By David Salazar, d.salazar@latinospost.com (staff@latinospost.com) | First Posted: Jun 20, 2013 10:40 PM EDT
Tags opera

(Photo : Photo by Richard Termine)

While his masterpiece "Porgy and Bess" is a modern-day favorite, George Gershwin's first opera "Blue Monday" rarely gets a chance on any stage around the world. The main reason is because the work, approximately 25 to 30 minutes in length, is too short to justify performance on its own. However, the On Site Opera Company overlooked this inconvenience and gave a terrific representation of this fine work for three evenings at the Cotton Club in New York City. This reporter attended the second performance on June 19.

The opera takes place in a New York club owned by Mike (Bass-Baritone Clayton Mathews). In the vein of Leoncavallo's "Pagliacci" the work begins with Mike addressing the audience and hinting at the story about to unravel. The work revolves around Vi (soprano Alyson Cambridge), a jealous woman who is in love with a gambler named Mike (tenor Chase Taylor). Aside from being Joe's lover, Vi is also an object of desire for Tom (Lawrence Craig), the lead singer in the club. After being rejected by Vi, Tom does his best Iago/Tonio impersonation and plants the seeds of doubt in Vi in hopes of winning her from Joe and destroying him in the process. While Gershwin fills his ravishing score with breathless melody and lyricism, the work's brisk pace makes the viewer wish for a bit more time to develop the relationship between the two lovers to fully appreciate the power of the climax.

The staging of the opera in the Cotton Club managed to create a strong sense of immersion and intimacy for the viewer and the minimal space of the "stage" added to the claustrophobic feel of the work. On Site Opera artistic director and co-founder Eric Einhorn and Choreographer George Faison also implemented a number of dances throughout orchestral interludes to give the action a relentless pace.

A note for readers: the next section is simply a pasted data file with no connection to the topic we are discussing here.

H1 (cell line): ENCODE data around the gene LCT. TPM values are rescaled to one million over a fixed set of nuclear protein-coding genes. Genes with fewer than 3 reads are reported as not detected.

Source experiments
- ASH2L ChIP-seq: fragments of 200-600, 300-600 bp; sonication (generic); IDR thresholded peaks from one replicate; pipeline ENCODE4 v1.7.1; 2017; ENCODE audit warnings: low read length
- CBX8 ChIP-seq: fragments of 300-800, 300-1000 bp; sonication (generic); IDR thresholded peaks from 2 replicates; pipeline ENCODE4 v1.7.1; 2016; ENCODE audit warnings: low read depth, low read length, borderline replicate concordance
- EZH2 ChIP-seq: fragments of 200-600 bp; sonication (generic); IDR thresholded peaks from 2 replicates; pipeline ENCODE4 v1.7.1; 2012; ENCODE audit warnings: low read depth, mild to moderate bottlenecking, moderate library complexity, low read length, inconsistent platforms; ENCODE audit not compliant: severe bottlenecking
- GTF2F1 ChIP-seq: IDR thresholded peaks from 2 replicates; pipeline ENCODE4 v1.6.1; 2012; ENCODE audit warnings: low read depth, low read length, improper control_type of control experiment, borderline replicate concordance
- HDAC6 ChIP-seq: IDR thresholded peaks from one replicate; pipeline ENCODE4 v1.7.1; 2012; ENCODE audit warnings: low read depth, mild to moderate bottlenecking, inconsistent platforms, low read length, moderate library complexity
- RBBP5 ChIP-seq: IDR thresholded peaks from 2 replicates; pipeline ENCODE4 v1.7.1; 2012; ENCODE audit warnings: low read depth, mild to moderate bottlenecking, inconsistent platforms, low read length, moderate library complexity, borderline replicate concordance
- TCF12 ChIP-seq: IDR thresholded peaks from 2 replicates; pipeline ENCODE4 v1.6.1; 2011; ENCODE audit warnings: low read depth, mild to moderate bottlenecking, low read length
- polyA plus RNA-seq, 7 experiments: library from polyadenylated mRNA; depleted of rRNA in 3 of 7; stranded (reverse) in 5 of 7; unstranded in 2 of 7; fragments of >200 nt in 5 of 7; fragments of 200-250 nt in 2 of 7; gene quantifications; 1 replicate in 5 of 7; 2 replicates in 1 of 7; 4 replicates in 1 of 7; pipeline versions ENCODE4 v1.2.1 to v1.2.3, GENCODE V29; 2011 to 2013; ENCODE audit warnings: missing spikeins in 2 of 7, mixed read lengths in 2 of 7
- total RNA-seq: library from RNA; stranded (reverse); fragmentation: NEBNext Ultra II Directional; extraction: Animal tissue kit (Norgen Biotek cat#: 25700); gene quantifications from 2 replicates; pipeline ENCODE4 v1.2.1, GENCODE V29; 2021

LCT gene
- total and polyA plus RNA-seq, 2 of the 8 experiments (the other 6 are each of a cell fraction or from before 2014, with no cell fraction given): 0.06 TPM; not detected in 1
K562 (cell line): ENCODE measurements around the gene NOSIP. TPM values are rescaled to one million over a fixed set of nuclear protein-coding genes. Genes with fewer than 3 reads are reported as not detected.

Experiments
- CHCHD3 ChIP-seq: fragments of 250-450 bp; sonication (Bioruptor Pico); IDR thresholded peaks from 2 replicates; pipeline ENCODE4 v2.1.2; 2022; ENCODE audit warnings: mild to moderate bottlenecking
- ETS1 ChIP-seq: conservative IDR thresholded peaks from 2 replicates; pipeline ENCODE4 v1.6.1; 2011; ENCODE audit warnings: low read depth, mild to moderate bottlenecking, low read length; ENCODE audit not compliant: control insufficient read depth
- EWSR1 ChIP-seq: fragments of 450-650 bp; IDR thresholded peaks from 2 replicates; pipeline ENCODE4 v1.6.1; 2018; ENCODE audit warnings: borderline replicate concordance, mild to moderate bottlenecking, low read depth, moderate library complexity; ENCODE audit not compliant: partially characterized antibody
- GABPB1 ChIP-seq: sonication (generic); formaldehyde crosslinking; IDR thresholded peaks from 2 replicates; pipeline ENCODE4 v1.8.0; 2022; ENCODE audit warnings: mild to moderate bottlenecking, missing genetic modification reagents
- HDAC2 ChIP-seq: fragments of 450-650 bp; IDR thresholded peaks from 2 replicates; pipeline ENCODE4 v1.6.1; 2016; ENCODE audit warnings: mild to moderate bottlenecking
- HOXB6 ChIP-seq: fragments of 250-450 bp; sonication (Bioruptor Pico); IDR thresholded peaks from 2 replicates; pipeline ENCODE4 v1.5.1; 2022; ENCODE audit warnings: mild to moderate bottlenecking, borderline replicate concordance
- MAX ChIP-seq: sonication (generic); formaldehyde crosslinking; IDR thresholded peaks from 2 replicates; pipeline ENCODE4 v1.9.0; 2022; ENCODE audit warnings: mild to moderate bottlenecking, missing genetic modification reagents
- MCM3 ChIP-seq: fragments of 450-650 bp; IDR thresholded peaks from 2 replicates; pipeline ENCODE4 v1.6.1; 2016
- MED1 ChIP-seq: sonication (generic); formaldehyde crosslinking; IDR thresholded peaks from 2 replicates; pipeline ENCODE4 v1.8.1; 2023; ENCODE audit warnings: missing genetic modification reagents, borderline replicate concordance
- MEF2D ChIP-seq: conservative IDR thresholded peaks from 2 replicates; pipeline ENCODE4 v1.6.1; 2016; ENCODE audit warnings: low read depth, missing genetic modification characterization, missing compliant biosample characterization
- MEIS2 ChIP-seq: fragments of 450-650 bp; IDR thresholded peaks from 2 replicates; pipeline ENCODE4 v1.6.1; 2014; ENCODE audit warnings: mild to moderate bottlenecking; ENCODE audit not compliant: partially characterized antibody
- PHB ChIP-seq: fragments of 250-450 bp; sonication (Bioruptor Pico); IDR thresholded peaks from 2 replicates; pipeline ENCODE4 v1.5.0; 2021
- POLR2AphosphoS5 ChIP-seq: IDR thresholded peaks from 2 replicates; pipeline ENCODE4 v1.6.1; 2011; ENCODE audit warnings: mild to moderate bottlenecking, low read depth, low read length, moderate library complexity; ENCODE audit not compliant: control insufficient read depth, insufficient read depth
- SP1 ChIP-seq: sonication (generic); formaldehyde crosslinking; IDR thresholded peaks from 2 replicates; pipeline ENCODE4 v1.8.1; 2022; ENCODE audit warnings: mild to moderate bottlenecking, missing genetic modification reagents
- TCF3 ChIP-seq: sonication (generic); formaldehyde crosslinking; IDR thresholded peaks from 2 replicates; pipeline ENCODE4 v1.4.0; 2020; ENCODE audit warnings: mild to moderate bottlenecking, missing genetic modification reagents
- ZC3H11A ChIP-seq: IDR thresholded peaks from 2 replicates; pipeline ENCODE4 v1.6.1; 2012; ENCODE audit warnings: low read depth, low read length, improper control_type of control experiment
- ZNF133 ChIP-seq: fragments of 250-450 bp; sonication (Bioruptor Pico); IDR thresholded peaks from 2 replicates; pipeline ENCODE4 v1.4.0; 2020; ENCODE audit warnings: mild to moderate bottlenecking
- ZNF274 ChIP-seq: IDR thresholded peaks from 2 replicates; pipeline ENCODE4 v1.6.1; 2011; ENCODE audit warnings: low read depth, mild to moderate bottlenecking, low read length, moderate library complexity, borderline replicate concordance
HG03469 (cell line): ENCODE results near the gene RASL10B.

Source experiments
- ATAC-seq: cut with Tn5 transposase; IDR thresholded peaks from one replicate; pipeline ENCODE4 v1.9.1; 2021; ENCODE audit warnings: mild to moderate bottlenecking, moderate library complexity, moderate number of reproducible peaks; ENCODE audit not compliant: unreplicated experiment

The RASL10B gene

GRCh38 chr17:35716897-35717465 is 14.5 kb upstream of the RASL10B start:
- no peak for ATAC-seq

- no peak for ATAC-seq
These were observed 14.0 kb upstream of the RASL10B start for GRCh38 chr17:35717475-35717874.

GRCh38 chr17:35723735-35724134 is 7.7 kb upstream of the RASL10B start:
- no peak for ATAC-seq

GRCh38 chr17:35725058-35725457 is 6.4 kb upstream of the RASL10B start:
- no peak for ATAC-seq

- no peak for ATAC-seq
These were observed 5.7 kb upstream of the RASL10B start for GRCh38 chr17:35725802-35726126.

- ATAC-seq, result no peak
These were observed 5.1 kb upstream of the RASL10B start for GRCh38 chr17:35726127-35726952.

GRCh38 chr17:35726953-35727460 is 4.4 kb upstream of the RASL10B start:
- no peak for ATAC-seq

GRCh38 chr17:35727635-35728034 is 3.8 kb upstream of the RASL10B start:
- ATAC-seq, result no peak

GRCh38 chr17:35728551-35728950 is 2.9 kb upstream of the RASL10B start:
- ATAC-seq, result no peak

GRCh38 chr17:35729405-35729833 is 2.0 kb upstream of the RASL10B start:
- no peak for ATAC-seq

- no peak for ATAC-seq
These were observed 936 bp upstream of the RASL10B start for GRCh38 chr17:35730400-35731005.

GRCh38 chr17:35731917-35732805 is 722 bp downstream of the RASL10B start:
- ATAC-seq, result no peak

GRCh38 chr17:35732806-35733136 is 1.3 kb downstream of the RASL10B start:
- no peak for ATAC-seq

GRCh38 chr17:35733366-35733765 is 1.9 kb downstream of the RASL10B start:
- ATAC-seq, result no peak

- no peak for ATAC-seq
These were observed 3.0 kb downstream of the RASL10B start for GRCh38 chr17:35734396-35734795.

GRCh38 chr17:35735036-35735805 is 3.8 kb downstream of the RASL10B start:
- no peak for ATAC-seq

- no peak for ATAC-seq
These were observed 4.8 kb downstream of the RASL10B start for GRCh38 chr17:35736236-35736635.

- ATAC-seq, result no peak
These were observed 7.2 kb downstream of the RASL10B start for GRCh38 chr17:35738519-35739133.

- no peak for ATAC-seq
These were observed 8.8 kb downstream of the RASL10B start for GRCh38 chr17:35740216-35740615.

RTRH4C0131: Clayton Mathews as Mike in Gershwin’s Blue Monday at the Cotton Club (Photo by Richard Termine)
RTRH4C0131: Clayton Mathews as Mike in Gershwin’s Blue Monday at the Cotton Club (Photo by Richard Termine)

Musically, the crammed space was a mixed bag. The string quartet, brass and winds reverberated through the hall brilliantly under the guidance of the attentive conductor Gregory Hopkins; the placement clearly benefitted their ability to project to the audience.  However, not all of the singers benefitted from the orchestra's omnipresence and some were overpowered in the early going.

Mathews was one such singer that seemed to lack volume at the start of the performance, but his voice seemed to gain assurance and power as the evening wore on. His voice had a very rugged texture that seemed to suggest Mike as an older gentleman. As his employee Sam, Bass Alvin Crawford provided a suitable counterpoint. His voice rang brilliantly throughout his "Blue Monday Blues." As the antagonist Craig gave the most dominant performance. He delivered his brief phrases with an aggressive attack that made him menacing; his voice projected with clarity and confidence throughout the club.

In the role of Vi, Cambridge brought a tremendous amount of nuance and intensity. Utilizing the intimacy of the locale to her advantage, Cambridge relied more on the expression of her eyes rather than more pronounced gestures that would be necessary in a larger hall. The power of her voice was initially overwhelming as it was clear that her volume was simply too big for the small hall. However, she managed to add sweetness and delicacy during her moving monologue "Has anyone seen my Joe?"

Taylor possessed impeccable stage presence and moved about with suavity and elegance that made Joe a relatable character. His voice matched the heft and vibrancy of Cambridge and Craig, but in the small space, his wide vibrato created a lack of stability in the pitch and timbre of his voice.

Overall, the intimacy of the club and the immediacy of the drama created a truly riveting spectacle that brought the rare work to vibrant life.

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